Haliburton’s Tape Transforming Modern-Day NBA


Indiana Pacers lead guard Tyrese Haliburton has ascended into a superstar this season.

The 23-year-old is averaging 21.4 points, 3.7 rebounds and leading the league in assists per game (11.6).

With his unorthodox release, he is shooting 37.5 percent on pull-up threes while hoisting up six attempts per game. 

Haliburton has recorded seven games in which he finished with at least ten assists and no turnovers. The Pacers are 5-2 when Haliburton achieves this feat.

Let’s watch his film from this year.

Rejecting the screen

A massive part of Haliburton’s game is rejecting the screen in pick-and-roll actions.

As Haliburton receives the basketball, he rejects Myles Turner’s pick. Haliburton lowers his dribble to protect the basketball as the help defender, Brandon Miller, sinks in.

Miller reaches in as Haliburton hangs in the air on the drive and finishes the layup plus the foul.

Haliburton initially rejects Obi Toppin’s empty-corner-ball screen and then accepts it.

Brook Lopez is in drop coverage, which is the Bucks’ primary pick-and-roll coverage. Pull-up midrange is a drop-coverage killer and Haliburton does exactly that; pull-up midrange jumper.

Jump passes

Haliburton has a knack for executing jump passes.

Again, Haliburton rejects the empty-side screen. He uses the punch dribble before picking up the basketball.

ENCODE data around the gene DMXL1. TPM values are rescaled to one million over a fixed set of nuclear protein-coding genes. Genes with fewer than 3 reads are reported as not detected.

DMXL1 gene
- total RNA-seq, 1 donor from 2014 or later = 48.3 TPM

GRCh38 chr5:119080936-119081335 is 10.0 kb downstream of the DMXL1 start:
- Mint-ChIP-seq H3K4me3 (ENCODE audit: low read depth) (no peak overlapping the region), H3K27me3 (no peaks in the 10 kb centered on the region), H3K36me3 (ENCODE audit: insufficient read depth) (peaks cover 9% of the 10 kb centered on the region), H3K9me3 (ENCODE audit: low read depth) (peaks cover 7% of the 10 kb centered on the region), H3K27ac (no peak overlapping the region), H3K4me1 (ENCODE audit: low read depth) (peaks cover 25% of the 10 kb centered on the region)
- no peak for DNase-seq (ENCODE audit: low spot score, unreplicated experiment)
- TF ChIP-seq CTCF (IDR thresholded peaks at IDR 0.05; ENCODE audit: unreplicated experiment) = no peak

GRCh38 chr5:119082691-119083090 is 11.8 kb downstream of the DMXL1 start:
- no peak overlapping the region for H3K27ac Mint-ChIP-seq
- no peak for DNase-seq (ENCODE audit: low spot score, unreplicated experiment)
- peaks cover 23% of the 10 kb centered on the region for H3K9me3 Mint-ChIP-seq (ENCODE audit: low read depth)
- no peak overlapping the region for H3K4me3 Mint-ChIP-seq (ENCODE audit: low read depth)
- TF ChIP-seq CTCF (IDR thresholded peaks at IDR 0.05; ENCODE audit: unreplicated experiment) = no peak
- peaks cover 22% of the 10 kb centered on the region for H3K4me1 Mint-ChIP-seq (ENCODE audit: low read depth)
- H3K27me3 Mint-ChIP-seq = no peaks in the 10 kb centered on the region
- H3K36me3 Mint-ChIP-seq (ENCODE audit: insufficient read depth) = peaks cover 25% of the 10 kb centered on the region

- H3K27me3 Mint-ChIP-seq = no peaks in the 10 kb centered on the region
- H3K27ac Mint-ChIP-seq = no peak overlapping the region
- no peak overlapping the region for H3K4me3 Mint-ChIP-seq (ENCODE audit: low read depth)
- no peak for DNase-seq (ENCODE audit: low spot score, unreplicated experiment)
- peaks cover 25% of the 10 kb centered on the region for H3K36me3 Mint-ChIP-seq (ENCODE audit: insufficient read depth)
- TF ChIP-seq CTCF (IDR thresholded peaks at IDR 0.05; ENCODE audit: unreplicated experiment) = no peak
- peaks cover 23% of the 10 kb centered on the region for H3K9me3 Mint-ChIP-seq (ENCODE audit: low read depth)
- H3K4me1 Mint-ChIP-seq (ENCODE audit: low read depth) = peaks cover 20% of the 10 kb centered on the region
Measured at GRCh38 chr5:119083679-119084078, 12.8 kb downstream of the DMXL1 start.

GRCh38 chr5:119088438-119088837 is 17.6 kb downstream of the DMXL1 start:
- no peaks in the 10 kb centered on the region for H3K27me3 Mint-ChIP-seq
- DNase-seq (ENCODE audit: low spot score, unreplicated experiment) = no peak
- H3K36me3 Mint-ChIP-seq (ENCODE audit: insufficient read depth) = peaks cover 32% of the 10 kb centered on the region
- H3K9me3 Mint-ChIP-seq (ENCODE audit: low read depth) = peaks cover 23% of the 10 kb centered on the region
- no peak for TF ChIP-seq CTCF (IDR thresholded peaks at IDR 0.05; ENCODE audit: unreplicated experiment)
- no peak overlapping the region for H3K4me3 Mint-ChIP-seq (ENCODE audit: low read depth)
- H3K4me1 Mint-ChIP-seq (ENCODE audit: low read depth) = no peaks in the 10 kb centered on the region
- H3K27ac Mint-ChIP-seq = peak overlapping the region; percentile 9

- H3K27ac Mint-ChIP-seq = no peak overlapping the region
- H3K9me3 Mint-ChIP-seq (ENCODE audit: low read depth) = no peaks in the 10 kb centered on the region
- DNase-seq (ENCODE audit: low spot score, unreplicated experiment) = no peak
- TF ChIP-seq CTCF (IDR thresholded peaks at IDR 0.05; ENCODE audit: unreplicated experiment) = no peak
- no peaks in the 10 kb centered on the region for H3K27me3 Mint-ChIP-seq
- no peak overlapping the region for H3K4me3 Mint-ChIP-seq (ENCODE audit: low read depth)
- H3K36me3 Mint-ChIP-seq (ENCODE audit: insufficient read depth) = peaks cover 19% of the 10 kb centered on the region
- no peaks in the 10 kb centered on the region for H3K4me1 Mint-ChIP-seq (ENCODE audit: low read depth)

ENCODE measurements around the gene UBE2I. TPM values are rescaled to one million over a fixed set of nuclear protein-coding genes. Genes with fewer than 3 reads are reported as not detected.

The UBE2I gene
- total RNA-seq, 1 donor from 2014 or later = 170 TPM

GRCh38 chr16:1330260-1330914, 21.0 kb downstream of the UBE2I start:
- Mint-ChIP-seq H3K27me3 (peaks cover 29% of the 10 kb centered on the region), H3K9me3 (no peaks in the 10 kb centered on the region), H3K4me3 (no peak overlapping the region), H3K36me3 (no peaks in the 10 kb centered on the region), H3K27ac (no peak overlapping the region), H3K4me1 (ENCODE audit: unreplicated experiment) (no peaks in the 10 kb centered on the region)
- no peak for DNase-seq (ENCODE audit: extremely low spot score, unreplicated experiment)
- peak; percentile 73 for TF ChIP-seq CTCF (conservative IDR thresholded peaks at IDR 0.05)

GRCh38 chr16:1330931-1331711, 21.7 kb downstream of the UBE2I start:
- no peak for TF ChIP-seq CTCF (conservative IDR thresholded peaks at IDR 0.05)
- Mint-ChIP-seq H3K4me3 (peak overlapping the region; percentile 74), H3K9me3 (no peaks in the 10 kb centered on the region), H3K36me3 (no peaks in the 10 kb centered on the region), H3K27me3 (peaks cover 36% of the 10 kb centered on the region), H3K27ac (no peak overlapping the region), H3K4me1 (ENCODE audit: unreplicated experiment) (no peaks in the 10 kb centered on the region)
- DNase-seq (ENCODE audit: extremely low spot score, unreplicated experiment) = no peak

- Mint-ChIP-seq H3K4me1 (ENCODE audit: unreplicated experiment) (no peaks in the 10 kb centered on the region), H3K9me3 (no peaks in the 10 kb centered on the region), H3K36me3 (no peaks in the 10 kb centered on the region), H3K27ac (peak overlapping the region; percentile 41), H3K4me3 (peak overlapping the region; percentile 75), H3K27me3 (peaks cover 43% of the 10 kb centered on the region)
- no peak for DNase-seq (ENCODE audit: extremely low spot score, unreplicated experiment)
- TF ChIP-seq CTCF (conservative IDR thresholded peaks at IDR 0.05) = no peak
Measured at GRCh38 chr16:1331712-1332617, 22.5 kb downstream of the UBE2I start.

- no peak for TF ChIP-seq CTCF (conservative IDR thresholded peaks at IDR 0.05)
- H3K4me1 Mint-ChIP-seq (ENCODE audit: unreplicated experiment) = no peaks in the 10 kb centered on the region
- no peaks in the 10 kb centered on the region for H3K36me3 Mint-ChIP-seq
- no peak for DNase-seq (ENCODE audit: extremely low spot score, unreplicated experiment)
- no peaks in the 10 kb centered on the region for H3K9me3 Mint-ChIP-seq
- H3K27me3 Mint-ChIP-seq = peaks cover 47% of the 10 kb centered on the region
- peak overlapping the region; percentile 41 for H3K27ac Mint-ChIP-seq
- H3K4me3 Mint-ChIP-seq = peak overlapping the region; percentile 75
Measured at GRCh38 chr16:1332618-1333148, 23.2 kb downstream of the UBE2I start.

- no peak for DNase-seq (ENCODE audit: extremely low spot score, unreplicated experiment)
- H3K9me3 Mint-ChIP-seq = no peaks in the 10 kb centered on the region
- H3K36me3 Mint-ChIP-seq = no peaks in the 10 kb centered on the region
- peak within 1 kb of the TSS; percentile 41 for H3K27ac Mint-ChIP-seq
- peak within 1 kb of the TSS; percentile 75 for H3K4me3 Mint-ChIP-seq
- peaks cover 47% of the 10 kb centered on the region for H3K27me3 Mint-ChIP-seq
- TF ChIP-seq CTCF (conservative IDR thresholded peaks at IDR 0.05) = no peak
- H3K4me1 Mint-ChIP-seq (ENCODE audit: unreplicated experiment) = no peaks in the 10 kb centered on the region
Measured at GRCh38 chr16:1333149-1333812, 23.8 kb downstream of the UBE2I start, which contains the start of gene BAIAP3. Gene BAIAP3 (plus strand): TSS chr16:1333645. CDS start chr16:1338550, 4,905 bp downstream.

He touches the paint and sees Joel Embiid coming over to help. Haliburton leaves his feet and knows exactly where the open man is.

Haliburton locates Jalen Smith, a 45 percent shooter from downtown, wide open on the strong side of the floor. Smith sets his feet, takes a rhythm dribble and rewards Haliburton with an assist.

Haliburton uses the punch dribble to protect the basketball as three Grizzlies defenders key in on him.

As Haliburton steps foot in the paint, spins and leaves his feet, he has a split second to make the correct read.

Turner fills the lane and Jaren Jackson Jr. sinks in to discourage the pass to Turner. Haliburton processes the information quickly and hits Obi Toppin for a wide open 3-pointer before his feet touch the floor.

Jump passes are a high-risk, high-reward play that Haliburton is elite at executing on a nightly basis.


Haliburton is a pass-first player, but his scoring is just as dangerous.

The shot making in today’s NBA is ridiculous. Haliburton’s confidence is on display here.

Against a set defense, Haliburton moves into the front court and receives a high ball screen from Andrew Nembhard

He punishes the Cavaliers’ late switch, pulls up a few feet behind the 3-point line and connects on a shot that went up just five seconds into the shot clock.

Take a look at Haliburton’s unorthodox release.

His shooting hand does not go under the basketball until the moment he releases it. Meanwhile, his guide hand is across his face throughout the shooting motion. 

On first sight, Haliburton’s release appears that most of his shots would be a set shot. His mechanics to get his shot off the dribble is just something one cannot teach.

It’s incredible how easy Haliburton makes it look when he can get his unorthodox shot off the dribble.

Haliburton starts off this possession playing off the ball. As he catches the ball, Haliburton attacks the closeout and utilizes a couple of hang dribbles.

The primary defender, Franz Wagner, is out of position and Haliburton takes the open angle by driving baseline. 

Haliburton gets shoved in the back by Wagner, takes a reverse layup from a difficult angle and finishes with some English off the glass.

The two-time All-Star has all the tools to lead the Pacers into title contention. In a new era of the NBA, Haliburton has redefined what a true point guard is.

About Mac Pham

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